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### If time reversal symmetry was preserved would past and future notions be defined

If time reversal symmetry was preserved would someone be able to define future as a time interval from a given time moment as measured by a clock (assuming they would still function as normal)?
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### Gravitational time dilation near the Earth [closed]

I recently read the statement that near the Earth, in the Newtonian weak gravitational field, gravity is 99.9999% mainly due to "curvature of time" (ie gravitational time dilation), and only ...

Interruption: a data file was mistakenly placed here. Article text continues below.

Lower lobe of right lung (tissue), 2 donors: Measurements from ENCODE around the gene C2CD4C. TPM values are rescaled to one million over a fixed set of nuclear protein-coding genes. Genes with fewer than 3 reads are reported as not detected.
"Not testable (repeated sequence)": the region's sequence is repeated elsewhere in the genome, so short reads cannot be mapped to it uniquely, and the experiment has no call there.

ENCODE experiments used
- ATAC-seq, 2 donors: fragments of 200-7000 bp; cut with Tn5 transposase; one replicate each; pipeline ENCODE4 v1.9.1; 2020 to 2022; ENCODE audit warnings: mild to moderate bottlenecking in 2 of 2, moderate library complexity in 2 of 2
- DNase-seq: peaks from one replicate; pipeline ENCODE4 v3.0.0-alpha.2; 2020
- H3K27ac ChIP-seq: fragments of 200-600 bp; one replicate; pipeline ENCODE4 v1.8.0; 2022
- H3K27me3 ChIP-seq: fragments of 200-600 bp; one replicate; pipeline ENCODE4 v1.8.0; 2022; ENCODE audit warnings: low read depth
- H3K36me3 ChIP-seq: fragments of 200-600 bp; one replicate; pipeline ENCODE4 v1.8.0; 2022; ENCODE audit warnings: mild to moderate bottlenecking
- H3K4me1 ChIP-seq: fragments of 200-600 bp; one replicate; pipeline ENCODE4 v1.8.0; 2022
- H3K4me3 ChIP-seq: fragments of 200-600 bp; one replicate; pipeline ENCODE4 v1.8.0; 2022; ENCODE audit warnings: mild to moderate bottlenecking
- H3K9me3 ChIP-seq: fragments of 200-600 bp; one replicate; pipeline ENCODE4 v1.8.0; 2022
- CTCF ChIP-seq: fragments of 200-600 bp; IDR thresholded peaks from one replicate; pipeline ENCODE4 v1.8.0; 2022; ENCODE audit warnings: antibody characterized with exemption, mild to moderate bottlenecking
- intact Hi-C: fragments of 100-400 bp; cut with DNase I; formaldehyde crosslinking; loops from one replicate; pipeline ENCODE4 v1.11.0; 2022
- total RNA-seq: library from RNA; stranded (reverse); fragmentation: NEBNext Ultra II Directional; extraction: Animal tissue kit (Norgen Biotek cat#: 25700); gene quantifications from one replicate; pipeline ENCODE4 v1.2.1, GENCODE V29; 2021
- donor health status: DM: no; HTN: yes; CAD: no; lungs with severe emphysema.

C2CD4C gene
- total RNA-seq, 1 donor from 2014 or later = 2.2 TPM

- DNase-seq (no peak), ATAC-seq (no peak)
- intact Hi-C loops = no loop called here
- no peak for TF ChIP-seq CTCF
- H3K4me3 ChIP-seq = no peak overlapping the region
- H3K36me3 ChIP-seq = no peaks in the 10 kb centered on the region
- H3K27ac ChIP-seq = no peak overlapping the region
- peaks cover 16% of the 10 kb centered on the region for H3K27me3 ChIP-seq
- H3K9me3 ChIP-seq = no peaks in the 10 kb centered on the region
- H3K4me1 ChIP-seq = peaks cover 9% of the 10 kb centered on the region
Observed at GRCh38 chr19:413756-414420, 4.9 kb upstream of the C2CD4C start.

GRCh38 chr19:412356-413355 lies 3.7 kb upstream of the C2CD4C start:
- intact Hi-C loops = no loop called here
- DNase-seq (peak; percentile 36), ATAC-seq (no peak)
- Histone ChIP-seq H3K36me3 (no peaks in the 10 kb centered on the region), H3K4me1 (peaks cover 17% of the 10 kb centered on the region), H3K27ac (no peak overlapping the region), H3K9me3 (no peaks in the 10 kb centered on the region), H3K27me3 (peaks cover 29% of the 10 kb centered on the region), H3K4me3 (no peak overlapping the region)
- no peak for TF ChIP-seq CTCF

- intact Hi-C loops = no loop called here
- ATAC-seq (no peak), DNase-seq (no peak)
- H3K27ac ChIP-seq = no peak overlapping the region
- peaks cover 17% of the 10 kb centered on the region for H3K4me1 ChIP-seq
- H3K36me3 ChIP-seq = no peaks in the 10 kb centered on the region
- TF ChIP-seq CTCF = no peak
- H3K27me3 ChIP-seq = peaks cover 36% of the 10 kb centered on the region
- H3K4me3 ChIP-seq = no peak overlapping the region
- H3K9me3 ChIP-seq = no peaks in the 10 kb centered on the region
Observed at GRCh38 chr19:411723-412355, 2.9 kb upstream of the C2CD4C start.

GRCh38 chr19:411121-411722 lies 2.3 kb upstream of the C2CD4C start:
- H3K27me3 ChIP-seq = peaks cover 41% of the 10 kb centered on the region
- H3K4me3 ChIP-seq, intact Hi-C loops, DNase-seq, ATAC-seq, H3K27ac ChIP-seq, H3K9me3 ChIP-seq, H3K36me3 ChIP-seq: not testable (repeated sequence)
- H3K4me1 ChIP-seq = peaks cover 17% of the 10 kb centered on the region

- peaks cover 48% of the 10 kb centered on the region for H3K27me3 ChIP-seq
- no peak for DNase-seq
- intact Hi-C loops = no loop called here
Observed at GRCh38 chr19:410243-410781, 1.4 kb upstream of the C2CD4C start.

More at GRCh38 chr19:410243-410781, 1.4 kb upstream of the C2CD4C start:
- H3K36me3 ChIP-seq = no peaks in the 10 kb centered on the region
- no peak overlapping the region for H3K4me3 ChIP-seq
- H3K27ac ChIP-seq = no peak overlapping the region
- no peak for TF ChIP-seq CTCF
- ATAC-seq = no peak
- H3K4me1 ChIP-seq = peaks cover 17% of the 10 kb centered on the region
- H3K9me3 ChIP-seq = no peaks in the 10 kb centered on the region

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### Does it make sense to talk about time in absence of matter? [duplicate]

The equations of general relativity should predict (although I might be wrong) that in absence of mass the spacetime is everywhere flat. That is, time is the same everywhere. However, I'm not sure ...
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### Does quantum entanglement arise from perpendicular time vectors? [closed]

From what I understand, "quantum entanglement" is a phenomenon where certain information travels instantly between entangled particles, regardless of distance in space. When thinking of ...
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### Does time arising from entropy agree with GR?